-After I figured out the above question, all I need to do is add the second IP address to my URL hosting, aka GoDaddy, right?

    -Does pfSense run off the hard drive?  I don't know the installation size, so if I'm using an older computer would it be possible/better to run it off of a new flash drive? Or even a Failover option for the drives? (I could be getting ahead of myself here :P )


  • Netgate Administrator

    @tomsawyer2k5:

    -I have a home server running, which is accessed via a URL or domain name by anyone.  If I use the pfSense Failover setup mentioned above, how do I configure pfSense's utility to allow the server to be directly connected through the internet?  I mean do I use DMZ for the server and pfSense will automatically take into account the Failover or do I need to configure per internet connection?  (Heh, I don't even know if I'm asking the question properly)

    That is a good question. Hmm. I'm not sure though I expect there is a way to do this.  :-\

    @tomsawyer2k5:

    -After I figured out the above question, all I need to do is add the second IP address to my URL hosting, aka GoDaddy, right?

    Again I'm unsure.

    @tomsawyer2k5:

    -Does pfSense run off the hard drive?  I don't know the installation size, so if I'm using an older computer would it be possible/better to run it off of a new flash drive? Or even a Failover option for the drives? (I could be getting ahead of myself here :P )

    pfSense can run from a HD or a flash drive. The install size is small, almost any harddrive you have that still works will be fine!
    If you run from a flash drive, e.g. USB or Compact Flash drive in an IDE adapter, you can run the NanoBSD version which limits writes to the card to prolong it's life. If you do this there are some packages you cannot install. I am running the Nano version.
    You can run a raid setup but if you are running on older hardware your CPU or PSU fan will probably fail before anything else!

    Steve


  • Netgate Administrator

    Hmm, this is interesting. I've never had cause to use a fail over multi-WAN setup in front of a web server.
    I initially thought this would be easy but the more I think about it the more I realise either it's hard/not possible or there's a gaping hole in my knowledge I didn't see before.  ::)

    It's easy enough to have portforwards on each WAN interface such that any incoming port 80 traffic will reach an internal server. I guess if you use a dyn DNS service it would be possible to update that to point at which ever WAN is current. If you ran the dynDNS client on the server rather than on pfSense that would work but you would have to set it to check regularly. Can this work with pfSense's built in dynDNS client?  :-\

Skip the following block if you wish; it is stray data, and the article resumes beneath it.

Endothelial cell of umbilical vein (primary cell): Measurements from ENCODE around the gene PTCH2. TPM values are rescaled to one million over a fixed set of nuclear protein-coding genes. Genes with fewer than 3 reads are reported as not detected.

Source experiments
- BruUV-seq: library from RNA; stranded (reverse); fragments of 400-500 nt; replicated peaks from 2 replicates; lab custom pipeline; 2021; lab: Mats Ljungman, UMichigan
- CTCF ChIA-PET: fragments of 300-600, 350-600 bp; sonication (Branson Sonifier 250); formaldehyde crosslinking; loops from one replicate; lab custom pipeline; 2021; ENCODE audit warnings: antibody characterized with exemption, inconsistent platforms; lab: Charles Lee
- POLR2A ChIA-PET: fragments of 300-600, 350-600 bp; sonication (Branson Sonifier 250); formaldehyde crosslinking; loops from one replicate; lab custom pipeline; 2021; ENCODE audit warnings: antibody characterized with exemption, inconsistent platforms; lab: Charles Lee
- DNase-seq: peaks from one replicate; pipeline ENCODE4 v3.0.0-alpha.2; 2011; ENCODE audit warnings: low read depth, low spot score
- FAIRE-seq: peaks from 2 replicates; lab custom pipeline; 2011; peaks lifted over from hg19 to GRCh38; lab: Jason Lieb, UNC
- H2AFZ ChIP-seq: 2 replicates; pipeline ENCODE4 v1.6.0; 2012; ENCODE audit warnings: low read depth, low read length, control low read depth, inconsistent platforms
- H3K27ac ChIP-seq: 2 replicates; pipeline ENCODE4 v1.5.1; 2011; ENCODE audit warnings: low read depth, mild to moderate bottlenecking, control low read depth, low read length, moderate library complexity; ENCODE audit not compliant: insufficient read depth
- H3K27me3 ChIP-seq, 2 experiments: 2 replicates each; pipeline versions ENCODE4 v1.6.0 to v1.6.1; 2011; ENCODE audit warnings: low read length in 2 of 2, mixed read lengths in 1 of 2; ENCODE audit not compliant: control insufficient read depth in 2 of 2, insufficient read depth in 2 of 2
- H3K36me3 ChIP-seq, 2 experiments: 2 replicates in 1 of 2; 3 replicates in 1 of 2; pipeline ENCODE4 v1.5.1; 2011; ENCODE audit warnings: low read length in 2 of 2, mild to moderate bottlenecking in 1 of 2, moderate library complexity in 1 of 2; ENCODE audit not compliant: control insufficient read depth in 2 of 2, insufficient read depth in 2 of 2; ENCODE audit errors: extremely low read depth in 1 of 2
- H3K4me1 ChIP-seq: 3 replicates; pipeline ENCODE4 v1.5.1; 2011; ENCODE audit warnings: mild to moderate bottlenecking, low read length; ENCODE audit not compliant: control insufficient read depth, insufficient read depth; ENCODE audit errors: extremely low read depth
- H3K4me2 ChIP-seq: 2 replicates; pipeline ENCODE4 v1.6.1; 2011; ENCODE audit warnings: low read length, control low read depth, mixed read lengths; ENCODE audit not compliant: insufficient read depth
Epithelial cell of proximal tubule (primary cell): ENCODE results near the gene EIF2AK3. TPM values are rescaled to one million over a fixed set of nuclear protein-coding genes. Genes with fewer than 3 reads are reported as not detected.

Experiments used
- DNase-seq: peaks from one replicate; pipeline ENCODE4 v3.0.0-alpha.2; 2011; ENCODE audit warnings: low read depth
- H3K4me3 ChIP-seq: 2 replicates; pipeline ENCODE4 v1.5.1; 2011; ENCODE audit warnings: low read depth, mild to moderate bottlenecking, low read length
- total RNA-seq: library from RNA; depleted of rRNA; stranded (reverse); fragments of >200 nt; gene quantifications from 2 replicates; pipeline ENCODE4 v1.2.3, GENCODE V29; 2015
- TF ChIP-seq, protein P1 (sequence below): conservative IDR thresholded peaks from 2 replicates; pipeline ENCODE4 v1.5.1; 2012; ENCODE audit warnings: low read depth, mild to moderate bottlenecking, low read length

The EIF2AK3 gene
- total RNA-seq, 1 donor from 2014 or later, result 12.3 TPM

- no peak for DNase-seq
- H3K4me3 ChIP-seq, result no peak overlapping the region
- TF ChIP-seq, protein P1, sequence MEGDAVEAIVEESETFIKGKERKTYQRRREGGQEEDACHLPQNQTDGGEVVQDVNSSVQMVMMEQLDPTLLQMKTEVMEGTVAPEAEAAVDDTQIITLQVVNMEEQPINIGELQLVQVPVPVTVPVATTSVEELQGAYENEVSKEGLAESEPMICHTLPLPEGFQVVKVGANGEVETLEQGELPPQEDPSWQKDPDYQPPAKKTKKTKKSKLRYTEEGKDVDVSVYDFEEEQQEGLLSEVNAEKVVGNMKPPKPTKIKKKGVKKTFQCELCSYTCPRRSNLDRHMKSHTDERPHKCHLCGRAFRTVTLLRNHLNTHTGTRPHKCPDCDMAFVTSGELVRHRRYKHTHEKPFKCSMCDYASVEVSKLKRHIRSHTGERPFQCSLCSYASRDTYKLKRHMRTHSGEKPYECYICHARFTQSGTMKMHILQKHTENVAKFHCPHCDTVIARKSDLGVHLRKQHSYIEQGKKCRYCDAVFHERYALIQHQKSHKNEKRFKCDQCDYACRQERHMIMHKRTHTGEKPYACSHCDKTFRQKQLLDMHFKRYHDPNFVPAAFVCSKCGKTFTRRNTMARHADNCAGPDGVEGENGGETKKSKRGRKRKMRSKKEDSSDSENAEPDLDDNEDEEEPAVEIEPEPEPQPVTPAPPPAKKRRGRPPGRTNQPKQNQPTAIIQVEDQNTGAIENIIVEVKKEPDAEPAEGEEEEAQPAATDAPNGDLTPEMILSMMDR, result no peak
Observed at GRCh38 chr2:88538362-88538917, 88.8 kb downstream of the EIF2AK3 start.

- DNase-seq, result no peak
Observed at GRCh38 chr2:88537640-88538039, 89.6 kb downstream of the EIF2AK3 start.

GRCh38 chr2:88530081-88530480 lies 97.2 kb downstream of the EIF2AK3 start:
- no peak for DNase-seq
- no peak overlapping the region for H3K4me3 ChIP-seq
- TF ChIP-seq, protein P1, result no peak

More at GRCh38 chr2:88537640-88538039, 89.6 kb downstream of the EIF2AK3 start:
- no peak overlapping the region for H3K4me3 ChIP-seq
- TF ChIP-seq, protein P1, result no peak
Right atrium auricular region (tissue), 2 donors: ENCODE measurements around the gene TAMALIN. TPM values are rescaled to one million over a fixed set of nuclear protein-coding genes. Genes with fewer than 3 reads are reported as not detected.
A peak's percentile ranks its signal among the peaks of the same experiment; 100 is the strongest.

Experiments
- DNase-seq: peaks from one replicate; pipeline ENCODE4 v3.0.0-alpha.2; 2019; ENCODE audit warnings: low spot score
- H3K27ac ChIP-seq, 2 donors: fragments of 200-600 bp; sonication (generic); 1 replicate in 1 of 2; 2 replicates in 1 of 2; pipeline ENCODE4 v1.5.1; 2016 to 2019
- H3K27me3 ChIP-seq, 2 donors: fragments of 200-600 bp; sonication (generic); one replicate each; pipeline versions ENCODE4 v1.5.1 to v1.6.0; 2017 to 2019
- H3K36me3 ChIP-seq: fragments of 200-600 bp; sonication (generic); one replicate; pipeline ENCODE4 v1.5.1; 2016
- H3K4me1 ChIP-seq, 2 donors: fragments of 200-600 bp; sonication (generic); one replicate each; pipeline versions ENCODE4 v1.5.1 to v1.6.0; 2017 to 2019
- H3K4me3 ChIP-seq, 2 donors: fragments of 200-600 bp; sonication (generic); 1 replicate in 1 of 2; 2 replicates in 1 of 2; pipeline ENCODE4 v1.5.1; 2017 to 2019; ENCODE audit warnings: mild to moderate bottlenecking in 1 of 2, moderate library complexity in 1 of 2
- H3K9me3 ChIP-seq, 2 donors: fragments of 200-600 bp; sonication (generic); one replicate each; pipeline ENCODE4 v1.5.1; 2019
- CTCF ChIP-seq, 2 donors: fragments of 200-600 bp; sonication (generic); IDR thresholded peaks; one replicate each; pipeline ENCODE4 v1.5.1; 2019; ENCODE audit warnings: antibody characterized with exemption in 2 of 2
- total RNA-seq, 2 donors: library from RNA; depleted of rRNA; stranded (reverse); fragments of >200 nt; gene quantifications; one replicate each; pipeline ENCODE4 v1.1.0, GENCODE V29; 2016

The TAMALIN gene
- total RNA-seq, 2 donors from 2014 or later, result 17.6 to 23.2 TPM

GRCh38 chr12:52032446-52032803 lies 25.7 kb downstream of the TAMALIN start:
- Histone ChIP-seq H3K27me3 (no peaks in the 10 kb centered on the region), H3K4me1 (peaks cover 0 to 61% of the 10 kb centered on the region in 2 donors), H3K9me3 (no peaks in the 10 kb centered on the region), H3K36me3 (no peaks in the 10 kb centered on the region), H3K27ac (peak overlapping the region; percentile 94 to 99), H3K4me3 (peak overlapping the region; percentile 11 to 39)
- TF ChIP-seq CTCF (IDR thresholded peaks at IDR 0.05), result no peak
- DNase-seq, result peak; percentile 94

Steve



  • Thanks Steve for all your help…learning a lot of things about pfSense just from your replies :D  Though I really need a solution to the server issue.

    My reason is this: The current main ISP connection to the server is a T1, which is rock solid reliable, but terribly slow at 1.5Mbps.  I've had many people complain about how slow the server is, especially when the office computers rely on the same internet connection.  Recently got Comcast Business to replace the T1 once its contract is out, and the speed difference is night and day.  I currently have it hooked up to one computer but am in the process of hooking it up to the rest of the office.  But I have read stories about Comcast not being 100% reliable.  This is why I need a failover internet connection, just in case.

    SO, I would like to use the Comcast connection as the primary ISP for all the computers including the server.  BUT, in the case that Comcast ever goes down, pfSense should switch the ISP to the T1 (which will be replaced by another connection later).  This is why I need the Failover setup for the server as well.  It's all about speed and cost issues.  Trust me, there is a HUUUGE cost difference between a faster T1 vs Comcast.